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About MikeRivers

  • Rank
    Hall of Fame
  • Birthday 02/20/1943


  • Biography


  • Location
    Falls Gulch


  • Occupation
    Retired Bum
  1. "Remember those ground posts on turntables with the screw terminals where you could attach a ground wire to keep hum at bay? Have you ever seen ground posts on anything else? Of course not!" Craig's memory is a little faulty here. Turntables had a ground _wire_ that was permanently attached. The ground post, where you connected the spade lug on the other end of the turntable's ground wire was on the receiver or preamp. So convenient - you didn't have have to buy a piece of wire to ground your turntable's innards, nor did you have to solder anything or drill any holes.
  2. Don't artists use more than one or two microphones? So many companies have interfaces along the same model as these new Mackies and they continue to get better as far as raw audio quality. But high quality 4-mic interfaces that connect via USB seem to be as scarce as ever. I suppose if you're creative (or maybe indecisive) enough to want to record more than two channels, you're "pro" enough to have a Mac or one of the rare PCs with Thunderbolt.
  3. Always good to see Sister Rosetta Tharpe included in such a list. She should be #1, though. The clip here is pretty tame, but she's where Chuck Berry got his licks, and without Chuck Berry, where would real rock and roll be?
  4. "Don't ever go over 0 VU when recording digitally." Digital gear doesn't have VUs or VU meters. The level you don't want to exceed, and actually, that you can never exceed, is 0 dBFS. If you're using a VU meter for reference, for example on an analog mixer or mic preamp, you need to establish a relationship between 0 VU on the analog meter and 0 dBFS on the digital meter. Usually the system is calibrated so that at 0 VU, you'll have a recording level somewhere between -14 and -20 dBFS, depending, if you have a choice, of how much headroom you want to allow. See my article entitled Mete
  5. Here are some important details for those who have never done anything like this before. First, readers may not know what a "signal generator" is. You don't need a piece of calibrated lab equipment for this. Most DAWs and audio editing programs have a function to generate a sine wave. For something more portable (I hate to be tied to my computer workstation when doing shop tests or troubleshooting) there are web resources for downloading WAV or MP3 files of sine waves. You can transfer those to a handheld recorder and that becomes your test generator. Alternatively, there are a few apps f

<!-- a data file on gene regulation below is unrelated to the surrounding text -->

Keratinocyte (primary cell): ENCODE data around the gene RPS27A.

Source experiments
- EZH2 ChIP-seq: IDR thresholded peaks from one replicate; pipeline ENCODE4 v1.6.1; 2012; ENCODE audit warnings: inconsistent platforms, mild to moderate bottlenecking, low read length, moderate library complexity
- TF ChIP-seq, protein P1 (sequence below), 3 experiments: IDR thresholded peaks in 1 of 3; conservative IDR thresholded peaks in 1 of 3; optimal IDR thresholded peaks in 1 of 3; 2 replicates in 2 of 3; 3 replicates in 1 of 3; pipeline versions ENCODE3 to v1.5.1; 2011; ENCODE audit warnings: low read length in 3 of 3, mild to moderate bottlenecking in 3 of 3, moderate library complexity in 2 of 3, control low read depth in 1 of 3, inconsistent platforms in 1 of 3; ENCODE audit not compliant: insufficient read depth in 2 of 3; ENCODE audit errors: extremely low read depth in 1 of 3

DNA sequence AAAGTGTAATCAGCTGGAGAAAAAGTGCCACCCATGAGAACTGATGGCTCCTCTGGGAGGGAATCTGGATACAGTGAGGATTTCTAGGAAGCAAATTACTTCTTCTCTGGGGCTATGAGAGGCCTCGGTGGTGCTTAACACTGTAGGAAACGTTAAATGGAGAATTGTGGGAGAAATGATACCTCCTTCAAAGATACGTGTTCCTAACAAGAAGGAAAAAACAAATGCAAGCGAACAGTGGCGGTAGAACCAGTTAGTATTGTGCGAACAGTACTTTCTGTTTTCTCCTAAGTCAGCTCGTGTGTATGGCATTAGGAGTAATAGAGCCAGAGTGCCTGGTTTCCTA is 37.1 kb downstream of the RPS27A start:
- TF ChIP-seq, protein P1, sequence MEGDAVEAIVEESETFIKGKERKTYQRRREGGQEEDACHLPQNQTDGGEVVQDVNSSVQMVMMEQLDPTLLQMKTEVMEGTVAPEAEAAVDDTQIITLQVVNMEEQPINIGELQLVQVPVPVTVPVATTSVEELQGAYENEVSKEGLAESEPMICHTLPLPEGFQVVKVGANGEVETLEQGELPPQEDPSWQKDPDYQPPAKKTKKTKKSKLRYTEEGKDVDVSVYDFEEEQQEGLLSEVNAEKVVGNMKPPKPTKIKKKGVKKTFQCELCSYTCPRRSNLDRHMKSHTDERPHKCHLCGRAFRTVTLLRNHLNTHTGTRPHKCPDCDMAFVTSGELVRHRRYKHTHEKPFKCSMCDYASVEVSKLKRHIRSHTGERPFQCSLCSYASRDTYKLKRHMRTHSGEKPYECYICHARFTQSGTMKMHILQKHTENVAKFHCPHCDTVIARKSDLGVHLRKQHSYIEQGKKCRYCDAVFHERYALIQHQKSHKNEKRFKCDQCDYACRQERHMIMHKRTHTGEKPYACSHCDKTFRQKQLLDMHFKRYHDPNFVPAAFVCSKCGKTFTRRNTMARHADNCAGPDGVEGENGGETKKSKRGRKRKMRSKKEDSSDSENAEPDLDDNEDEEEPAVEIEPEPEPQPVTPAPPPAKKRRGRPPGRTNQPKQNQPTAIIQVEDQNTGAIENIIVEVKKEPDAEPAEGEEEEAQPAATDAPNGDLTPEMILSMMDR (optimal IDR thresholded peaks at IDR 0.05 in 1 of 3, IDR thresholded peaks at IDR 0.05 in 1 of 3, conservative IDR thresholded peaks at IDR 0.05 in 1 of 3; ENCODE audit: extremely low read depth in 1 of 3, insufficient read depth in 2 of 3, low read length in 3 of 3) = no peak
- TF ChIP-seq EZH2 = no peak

6. "While I don't see guitar companies doing away with the 3/4†jack anytime soon," I think you mean 1/4" jack. There was a Gibson system (the Les Paul Recording) that used a balanced connection between guitar and amplifier on an XLR connector, but they left the 1/4" jack so the guitar could be played with a conventional amplifier.
  7. It's about time somebody wrote an article like this. Guitar switches and knobs are notorious for being unmarked and in the "well, everybody knows what that switch does" category. The real meat here is in your last paragraph, except that I've never seen a manual for a guitar (maybe because I've never bought a new electric guitar) or much of an explanation on the manager's web site. Ask a clerk? Ummmm . . . maybe they know more about guitars than microphones or mixers. But thanks for the starter info.
  8. My tool of choice for holding nearly anything small enough to solder with a soldering iron is a small Jorgensen parallel jaw wooden handscrew. With two of them, it's like having four hands. https://ponyjorgensen.com/products/specialty-clamps/
  9. The problem with fretting one string to get it to the pitch of the next higher string is that frets aren't always that accurate, and even if they're spaced mathematically accurate, the bridge is in the correct place, and the instrument is set up well, you're still at the mercy of the tempered scale - unless of course you have one of those kinky oddly fretted fingerboards that attempt to compensate for what was designed for Mr. Bach's Well Tempered Clavier. One system that works better most of the time is to compare octaves. It's easy enough to hear if two notes an octave apart are identi
  10. Hey, Phil - Thanks for the review. I've been trying to get one of these for a review for over a year now. Glad they're finally getting out and I'll get mine. In the spirt of the Pro Review, I have a question for you: "You'll also find two large rotary controls on the front panel. The one near the display is used to select various menu items, and has a built in push-to-select switch. The other large knob is a main output level control, and adjusts the level of the rear panel 1/4" TRS balanced +4dBm output jacks. These jacks provide a summed output of all the recorded tracks courtes
  11. Audio Engineering Society 2014 Convention Los Angeles, California October 9-12, 2014 ©2014 – Mike Rivers The Audio Engineering Society returned to Los Angeles for the 137th annual convention for the first time since 2002 after several years of West Coast shows in San Francisco. When first moving from LA to San Francisco the exhibitors and attendees were enthusiastic about the change, but things change and it was time for a fresh venue. Attendees and exhibitors were enthusiastic about the move, and the uptick in the audio industry made this the biggest and best attended US show in several yea
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